Polar Bear

Ursus maritimus

Body Length:Males: 8'–9'8"; females: 6'–8'2"; they are the largest of the living bear species
Height:Standing on hind legs: 8'–11'; on all fours: 3'6"–5'
Weight:Females: 330–650 lbs; Males: 775–1,200 lbs (exceedingly large males can be 1,750 lbs)
Geographic Distribution:Arctic regions around the North Pole and frozen coastal plains of Canada, Russia, Greenland, Norway, and the United States (southern limits are determined by distribution of pack ice)
Habitat:Coasts and islands, pack ice, and nearby waters; they are most common in areas of upwellings where currents increase productivity and thin the ice
Wild Diet:Ringed seals, bearded seals, seabirds, fish, vegetation, and carcasses of marine mammals (berries in summer), grass
Zoo Diet:Herring, trout, occasionally live bluegill and crappie in summer, produce, and omnivore biscuits; the meat-to-vegetable ratio replicates seasonal variability in the wild
Status in the Wild:Vulnerable
Location:Great Bear Wilderness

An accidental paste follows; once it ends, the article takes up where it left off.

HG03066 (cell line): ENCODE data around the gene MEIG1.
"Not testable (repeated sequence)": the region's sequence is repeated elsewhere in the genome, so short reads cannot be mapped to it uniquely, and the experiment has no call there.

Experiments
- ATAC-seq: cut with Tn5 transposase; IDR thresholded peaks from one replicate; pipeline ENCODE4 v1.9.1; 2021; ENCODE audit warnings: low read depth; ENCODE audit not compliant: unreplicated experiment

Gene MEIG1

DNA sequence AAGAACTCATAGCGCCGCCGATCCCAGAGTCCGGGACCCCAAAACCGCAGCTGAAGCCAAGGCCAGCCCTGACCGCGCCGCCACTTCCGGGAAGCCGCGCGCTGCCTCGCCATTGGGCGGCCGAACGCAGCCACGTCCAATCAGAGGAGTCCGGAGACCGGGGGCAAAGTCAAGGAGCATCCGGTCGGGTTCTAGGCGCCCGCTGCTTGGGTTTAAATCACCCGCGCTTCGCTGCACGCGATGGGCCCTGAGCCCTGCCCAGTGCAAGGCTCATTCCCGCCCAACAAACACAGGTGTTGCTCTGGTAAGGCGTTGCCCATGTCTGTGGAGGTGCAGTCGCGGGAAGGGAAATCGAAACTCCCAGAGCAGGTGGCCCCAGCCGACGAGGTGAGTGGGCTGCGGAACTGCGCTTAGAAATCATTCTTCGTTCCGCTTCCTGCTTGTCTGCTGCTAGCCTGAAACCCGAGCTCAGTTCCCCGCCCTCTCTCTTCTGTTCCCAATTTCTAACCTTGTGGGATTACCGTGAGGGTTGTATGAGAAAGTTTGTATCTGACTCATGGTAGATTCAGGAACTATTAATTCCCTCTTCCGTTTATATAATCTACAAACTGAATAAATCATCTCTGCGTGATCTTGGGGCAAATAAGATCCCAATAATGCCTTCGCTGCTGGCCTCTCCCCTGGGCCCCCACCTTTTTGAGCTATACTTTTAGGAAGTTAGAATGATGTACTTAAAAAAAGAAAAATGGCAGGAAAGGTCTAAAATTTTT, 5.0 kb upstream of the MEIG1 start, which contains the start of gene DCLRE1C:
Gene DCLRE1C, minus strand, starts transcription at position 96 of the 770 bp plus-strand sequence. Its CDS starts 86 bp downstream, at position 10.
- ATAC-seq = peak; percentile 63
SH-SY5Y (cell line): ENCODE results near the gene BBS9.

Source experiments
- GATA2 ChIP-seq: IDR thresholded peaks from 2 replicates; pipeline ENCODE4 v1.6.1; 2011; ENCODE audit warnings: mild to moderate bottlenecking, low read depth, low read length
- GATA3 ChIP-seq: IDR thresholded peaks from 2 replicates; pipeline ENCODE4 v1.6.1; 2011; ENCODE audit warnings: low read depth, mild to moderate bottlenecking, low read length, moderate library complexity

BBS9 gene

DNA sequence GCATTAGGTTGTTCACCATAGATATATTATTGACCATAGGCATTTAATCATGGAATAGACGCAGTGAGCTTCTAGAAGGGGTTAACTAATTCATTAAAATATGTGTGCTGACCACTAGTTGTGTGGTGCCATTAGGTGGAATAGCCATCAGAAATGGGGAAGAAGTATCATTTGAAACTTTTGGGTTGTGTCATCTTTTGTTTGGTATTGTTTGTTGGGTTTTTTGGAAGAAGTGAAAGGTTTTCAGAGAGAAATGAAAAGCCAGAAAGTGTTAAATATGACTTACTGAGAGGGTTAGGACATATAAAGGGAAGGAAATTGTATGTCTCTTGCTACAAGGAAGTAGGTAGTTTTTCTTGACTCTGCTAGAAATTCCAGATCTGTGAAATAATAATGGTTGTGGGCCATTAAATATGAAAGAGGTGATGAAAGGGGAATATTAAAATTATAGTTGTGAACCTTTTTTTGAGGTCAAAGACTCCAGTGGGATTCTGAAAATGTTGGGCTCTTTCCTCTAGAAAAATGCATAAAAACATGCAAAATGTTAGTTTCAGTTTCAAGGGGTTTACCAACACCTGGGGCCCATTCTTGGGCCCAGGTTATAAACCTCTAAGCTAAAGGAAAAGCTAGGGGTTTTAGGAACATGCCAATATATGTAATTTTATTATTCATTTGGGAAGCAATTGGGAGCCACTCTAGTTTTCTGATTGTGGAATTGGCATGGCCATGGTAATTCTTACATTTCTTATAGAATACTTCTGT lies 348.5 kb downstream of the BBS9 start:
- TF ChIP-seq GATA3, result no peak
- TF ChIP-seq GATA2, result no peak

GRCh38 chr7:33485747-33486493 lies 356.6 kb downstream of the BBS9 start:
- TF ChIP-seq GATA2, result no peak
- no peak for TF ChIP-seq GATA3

Polar bears are sexually dimorphic in size. Males are larger than females are. Polar bears are covered in a thick, dense coat of hair. Each hair is a hollow tube that lacks pigment. When the sunlight bounces off the hair shaft, it appears white in color. Wild bears may look yellowish in the summer due to the oxidation of seal oil on their coat. Their fur does not repel water; polar bears can become hypothermic (their body temperature is too low) if they are immersed too long. They have 4 to 5 inches of blubber that insulates their body. They have a small, round head and a long neck. Their feet are flat, large, and oarlike. They have a membrane between their toes that is up to half the length of the toes. These are adaptations for swimming. Fur covers the soles of the paws, except for the foot pads. This provides traction and warmth against the ice. Black skin under the fur absorbs the warming ultraviolet rays of the sun. They have a very long neck and small ears. Their nose, foot pads, and the skin under their fur is black.